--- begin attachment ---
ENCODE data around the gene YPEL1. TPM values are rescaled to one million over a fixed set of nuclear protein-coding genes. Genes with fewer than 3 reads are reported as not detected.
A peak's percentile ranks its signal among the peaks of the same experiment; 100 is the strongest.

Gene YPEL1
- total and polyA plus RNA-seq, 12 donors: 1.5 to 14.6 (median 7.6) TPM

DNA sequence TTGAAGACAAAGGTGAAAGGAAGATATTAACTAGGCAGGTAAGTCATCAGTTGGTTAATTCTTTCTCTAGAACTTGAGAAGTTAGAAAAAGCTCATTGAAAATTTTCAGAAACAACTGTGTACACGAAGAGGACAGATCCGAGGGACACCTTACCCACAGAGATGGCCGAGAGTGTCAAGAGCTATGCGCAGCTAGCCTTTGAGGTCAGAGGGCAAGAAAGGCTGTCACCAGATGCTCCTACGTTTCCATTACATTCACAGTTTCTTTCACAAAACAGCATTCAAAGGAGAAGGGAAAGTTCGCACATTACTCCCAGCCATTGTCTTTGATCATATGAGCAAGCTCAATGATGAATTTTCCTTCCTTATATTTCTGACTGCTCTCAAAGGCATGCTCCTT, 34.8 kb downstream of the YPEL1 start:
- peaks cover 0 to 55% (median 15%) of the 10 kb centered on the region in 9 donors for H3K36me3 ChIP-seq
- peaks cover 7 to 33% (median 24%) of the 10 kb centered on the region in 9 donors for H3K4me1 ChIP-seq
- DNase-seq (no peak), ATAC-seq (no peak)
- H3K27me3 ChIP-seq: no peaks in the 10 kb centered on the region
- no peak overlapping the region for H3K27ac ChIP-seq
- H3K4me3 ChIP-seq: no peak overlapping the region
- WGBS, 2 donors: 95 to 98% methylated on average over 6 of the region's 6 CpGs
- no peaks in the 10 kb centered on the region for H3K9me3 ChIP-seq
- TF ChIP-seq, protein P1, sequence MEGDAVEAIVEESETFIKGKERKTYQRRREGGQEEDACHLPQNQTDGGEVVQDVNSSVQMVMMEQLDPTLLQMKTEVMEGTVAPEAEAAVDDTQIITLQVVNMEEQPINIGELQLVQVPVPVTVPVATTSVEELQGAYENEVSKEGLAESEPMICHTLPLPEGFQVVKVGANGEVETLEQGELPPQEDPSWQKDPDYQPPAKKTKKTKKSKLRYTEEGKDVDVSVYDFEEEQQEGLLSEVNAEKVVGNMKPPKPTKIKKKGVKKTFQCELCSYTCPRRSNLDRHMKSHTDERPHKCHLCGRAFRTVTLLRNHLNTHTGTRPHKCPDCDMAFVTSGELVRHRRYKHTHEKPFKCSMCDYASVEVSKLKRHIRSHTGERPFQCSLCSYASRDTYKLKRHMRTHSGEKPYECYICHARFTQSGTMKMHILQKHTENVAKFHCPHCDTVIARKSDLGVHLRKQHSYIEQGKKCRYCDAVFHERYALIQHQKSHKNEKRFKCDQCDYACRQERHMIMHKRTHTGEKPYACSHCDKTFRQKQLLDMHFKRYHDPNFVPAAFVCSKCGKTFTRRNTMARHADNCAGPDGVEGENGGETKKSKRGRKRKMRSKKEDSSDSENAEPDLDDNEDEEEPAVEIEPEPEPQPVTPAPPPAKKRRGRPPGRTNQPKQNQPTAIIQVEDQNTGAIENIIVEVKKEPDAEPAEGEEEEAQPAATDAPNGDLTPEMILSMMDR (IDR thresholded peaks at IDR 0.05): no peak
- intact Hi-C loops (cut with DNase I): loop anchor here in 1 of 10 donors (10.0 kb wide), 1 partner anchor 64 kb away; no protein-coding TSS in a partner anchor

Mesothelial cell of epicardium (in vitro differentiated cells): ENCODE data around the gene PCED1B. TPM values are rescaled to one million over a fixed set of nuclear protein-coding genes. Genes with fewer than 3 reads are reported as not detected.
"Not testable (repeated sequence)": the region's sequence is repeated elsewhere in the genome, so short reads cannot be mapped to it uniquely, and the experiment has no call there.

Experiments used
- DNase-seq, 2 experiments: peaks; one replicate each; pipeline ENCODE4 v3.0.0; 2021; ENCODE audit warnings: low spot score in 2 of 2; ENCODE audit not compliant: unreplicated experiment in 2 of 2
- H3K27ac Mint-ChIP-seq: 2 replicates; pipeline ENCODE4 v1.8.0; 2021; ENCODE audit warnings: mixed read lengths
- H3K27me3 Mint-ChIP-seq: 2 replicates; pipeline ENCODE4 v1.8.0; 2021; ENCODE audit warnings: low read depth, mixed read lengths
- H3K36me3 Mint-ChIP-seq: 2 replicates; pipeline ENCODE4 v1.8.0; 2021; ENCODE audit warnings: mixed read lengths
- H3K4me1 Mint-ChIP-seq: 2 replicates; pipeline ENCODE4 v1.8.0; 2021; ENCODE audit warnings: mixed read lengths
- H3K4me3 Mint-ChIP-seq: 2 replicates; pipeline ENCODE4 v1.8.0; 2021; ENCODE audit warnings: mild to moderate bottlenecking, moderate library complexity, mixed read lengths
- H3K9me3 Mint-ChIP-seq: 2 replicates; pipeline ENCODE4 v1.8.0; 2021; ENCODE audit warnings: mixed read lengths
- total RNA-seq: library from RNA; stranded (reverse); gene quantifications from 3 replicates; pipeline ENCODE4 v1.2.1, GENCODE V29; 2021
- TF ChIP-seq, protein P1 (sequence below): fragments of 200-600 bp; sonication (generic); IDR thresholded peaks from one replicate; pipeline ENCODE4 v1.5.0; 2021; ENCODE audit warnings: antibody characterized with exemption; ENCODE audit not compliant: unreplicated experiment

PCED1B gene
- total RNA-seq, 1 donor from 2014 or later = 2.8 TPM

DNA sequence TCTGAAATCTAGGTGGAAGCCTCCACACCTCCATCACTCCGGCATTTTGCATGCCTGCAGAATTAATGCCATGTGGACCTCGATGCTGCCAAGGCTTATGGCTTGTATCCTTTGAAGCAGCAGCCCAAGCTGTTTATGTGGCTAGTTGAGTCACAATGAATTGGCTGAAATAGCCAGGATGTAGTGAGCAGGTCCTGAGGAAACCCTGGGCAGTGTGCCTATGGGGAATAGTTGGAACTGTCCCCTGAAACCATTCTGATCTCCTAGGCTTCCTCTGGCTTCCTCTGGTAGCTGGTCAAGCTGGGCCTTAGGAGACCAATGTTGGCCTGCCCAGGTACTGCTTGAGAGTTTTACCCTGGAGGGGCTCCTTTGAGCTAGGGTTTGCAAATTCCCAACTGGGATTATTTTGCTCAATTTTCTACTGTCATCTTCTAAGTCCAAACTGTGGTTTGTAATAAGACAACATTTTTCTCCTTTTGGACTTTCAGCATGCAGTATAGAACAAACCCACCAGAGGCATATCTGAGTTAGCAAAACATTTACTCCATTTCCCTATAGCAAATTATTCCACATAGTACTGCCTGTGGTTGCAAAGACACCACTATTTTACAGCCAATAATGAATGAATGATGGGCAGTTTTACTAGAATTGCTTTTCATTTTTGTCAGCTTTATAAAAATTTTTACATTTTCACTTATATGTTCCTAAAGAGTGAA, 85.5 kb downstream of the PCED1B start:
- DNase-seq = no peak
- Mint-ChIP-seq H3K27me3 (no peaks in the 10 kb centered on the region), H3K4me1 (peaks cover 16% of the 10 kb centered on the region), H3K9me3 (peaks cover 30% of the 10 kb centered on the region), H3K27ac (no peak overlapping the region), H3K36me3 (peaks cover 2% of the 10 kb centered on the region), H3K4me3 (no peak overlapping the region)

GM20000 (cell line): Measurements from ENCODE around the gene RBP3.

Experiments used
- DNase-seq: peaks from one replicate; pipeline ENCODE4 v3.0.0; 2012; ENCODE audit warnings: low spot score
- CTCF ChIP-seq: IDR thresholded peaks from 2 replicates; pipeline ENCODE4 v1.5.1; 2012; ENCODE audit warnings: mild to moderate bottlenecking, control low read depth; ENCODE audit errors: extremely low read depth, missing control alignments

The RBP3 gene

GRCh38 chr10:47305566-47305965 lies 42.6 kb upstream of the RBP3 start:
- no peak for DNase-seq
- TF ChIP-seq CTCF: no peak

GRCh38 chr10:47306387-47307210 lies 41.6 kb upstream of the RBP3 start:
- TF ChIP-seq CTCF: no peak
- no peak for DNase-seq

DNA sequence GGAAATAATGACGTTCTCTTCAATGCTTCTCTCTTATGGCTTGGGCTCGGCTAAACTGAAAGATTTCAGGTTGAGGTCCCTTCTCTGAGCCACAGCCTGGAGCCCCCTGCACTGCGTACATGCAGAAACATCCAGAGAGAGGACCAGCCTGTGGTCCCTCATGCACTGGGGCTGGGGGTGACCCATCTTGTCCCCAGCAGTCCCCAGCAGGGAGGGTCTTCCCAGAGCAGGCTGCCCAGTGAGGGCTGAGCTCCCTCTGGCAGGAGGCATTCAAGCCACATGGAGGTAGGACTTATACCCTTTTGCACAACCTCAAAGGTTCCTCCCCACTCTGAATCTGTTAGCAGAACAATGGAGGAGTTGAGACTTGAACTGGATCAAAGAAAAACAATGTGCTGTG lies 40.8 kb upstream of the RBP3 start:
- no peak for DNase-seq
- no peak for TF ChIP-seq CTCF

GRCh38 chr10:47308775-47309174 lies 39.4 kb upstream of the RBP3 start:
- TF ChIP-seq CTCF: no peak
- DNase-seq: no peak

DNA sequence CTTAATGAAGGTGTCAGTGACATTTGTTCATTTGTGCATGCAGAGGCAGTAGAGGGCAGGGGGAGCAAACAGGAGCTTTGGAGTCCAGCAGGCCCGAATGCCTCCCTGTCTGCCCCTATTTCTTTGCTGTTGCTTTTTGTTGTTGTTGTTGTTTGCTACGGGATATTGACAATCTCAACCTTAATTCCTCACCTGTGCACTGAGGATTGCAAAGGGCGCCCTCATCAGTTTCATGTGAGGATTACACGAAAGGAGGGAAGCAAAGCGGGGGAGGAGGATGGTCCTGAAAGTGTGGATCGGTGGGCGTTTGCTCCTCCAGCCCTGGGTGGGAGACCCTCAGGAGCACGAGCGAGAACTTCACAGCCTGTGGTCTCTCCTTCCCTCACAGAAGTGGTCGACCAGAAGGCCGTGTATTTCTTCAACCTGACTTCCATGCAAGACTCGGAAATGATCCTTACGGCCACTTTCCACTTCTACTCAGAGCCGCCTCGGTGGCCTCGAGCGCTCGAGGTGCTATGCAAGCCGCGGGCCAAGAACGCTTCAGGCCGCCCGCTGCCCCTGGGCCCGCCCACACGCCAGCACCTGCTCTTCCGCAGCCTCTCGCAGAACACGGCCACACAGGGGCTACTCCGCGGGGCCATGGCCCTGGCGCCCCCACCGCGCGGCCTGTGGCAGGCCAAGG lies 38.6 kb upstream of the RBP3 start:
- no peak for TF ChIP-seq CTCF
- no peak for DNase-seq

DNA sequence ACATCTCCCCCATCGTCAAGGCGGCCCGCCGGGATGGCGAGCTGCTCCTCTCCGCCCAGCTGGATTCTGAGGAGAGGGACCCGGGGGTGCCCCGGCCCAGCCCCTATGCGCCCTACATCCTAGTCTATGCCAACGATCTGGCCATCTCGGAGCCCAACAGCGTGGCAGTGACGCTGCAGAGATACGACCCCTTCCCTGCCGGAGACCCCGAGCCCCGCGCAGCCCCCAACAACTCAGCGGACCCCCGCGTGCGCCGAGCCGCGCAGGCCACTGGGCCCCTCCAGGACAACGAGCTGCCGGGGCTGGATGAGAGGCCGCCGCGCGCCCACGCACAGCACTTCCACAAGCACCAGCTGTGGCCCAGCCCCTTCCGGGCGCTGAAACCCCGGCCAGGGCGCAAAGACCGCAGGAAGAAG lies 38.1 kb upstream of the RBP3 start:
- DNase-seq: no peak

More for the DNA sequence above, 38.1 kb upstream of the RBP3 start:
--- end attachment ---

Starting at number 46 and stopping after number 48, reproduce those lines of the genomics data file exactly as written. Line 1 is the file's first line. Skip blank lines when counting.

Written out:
- no peak for TF ChIP-seq CTCF

GRCh38 chr10:47308775-47309174 lies 39.4 kb upstream of the RBP3 start:
- TF ChIP-seq CTCF: no peak